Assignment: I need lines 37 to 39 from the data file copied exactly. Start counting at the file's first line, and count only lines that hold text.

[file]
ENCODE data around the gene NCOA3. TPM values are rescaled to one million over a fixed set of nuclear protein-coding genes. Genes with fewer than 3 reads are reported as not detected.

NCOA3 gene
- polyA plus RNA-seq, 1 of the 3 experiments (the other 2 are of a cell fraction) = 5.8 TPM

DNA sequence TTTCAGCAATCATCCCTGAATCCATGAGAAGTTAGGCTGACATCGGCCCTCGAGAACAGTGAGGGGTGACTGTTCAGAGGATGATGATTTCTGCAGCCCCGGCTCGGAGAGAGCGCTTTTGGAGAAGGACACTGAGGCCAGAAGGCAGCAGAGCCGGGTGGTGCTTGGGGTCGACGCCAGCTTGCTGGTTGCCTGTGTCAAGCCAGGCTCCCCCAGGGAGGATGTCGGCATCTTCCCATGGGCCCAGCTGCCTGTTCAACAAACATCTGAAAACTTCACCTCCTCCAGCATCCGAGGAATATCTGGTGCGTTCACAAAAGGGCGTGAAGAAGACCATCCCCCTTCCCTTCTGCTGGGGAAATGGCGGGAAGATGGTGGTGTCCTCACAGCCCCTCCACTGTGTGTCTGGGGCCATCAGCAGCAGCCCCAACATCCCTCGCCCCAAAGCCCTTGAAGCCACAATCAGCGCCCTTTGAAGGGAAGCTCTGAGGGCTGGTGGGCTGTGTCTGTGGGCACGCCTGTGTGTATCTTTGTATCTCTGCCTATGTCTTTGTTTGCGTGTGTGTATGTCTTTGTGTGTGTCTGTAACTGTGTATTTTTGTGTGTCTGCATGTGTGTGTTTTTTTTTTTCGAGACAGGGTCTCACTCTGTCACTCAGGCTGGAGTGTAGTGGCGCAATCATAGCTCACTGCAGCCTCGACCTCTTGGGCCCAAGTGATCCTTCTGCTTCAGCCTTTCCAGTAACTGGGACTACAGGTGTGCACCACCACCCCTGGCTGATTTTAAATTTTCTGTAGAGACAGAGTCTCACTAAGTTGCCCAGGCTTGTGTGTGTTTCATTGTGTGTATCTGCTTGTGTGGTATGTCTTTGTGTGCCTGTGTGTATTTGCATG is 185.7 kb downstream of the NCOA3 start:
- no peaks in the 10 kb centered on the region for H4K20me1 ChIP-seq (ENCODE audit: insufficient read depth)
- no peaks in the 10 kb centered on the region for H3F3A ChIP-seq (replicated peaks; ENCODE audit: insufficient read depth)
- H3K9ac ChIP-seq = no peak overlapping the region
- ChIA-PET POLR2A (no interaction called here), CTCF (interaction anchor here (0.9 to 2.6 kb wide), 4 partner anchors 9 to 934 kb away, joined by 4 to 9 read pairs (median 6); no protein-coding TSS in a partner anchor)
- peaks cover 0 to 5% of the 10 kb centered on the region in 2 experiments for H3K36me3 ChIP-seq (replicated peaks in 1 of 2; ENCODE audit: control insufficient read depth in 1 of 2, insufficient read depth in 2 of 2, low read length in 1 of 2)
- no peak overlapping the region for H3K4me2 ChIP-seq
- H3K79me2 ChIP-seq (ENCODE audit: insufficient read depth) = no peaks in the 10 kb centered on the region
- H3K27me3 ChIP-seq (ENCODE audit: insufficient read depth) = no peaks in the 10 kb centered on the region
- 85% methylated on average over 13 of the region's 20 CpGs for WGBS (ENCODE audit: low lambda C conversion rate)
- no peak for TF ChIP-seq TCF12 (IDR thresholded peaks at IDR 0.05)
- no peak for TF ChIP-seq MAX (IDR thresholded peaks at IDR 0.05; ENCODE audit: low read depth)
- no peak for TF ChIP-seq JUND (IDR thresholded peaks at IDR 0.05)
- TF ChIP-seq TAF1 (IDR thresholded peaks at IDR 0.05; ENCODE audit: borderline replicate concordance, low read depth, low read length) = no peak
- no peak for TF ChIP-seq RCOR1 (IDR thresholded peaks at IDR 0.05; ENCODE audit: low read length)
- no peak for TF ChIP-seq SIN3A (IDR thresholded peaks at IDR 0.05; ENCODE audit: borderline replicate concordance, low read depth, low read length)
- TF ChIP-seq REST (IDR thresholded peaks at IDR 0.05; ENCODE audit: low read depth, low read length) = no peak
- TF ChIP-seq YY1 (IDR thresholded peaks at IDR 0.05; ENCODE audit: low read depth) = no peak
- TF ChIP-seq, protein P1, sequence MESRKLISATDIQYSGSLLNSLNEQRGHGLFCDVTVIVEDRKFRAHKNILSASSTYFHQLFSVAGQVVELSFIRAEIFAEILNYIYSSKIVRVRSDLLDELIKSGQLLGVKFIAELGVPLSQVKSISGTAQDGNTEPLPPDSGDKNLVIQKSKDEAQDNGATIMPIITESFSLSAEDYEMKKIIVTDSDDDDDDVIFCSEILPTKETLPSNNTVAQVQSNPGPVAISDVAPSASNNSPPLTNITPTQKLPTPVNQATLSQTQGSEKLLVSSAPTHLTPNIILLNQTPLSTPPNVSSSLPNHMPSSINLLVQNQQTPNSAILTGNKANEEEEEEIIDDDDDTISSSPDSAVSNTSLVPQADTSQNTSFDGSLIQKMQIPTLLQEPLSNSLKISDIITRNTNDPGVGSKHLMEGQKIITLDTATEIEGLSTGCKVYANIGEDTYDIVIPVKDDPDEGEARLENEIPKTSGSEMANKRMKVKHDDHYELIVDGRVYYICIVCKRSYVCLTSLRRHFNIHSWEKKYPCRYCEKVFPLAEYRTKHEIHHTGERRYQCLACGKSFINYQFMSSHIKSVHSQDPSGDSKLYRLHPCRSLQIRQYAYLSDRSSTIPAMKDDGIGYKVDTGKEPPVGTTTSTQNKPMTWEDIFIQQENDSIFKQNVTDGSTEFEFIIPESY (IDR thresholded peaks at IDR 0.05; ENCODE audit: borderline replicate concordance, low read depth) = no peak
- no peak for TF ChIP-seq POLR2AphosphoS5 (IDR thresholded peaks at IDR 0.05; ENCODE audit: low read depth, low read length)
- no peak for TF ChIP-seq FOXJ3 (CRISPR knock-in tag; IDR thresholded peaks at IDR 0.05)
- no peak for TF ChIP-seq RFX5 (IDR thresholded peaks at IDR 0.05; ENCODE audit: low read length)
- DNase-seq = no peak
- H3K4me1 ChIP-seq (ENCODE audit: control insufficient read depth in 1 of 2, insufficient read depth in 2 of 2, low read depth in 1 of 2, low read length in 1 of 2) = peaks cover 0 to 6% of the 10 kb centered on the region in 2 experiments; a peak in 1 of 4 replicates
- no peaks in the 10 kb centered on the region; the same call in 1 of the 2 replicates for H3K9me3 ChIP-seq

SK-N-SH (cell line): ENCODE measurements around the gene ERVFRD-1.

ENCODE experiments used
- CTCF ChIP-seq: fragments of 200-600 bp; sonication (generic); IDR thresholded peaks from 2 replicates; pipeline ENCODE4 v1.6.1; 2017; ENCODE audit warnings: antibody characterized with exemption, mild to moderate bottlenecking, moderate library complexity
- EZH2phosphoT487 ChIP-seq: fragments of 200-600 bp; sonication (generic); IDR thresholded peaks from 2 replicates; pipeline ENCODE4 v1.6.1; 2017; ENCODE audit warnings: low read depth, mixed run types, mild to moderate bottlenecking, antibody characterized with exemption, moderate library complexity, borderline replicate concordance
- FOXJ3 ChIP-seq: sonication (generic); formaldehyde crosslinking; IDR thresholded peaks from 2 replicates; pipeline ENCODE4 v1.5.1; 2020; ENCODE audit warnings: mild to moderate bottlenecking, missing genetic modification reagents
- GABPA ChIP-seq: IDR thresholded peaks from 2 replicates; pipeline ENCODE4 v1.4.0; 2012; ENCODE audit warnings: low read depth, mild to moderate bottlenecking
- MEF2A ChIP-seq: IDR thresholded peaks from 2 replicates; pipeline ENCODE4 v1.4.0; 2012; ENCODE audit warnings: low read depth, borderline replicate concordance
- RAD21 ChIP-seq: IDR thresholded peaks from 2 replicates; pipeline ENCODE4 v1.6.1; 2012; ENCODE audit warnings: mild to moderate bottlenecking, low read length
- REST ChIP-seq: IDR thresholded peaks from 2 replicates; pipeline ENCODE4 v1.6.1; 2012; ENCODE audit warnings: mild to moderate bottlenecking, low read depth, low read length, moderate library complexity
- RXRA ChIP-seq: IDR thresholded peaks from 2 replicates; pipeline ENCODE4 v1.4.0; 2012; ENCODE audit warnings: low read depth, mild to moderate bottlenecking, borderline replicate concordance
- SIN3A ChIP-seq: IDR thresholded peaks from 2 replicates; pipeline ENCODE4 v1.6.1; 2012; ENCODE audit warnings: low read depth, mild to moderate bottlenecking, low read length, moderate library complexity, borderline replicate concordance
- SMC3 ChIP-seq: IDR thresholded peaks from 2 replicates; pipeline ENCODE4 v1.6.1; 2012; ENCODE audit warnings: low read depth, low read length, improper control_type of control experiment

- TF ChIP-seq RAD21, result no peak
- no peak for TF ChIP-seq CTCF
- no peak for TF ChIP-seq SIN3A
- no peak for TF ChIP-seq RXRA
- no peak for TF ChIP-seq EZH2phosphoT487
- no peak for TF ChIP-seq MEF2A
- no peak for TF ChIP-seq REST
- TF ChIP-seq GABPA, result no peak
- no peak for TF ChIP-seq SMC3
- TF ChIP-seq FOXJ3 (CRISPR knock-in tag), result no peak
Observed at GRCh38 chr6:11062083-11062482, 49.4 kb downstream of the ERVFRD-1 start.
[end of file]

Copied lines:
- REST ChIP-seq: IDR thresholded peaks from 2 replicates; pipeline ENCODE4 v1.6.1; 2012; ENCODE audit warnings: mild to moderate bottlenecking, low read depth, low read length, moderate library complexity
- RXRA ChIP-seq: IDR thresholded peaks from 2 replicates; pipeline ENCODE4 v1.4.0; 2012; ENCODE audit warnings: low read depth, mild to moderate bottlenecking, borderline replicate concordance
- SIN3A ChIP-seq: IDR thresholded peaks from 2 replicates; pipeline ENCODE4 v1.6.1; 2012; ENCODE audit warnings: low read depth, mild to moderate bottlenecking, low read length, moderate library complexity, borderline replicate concordance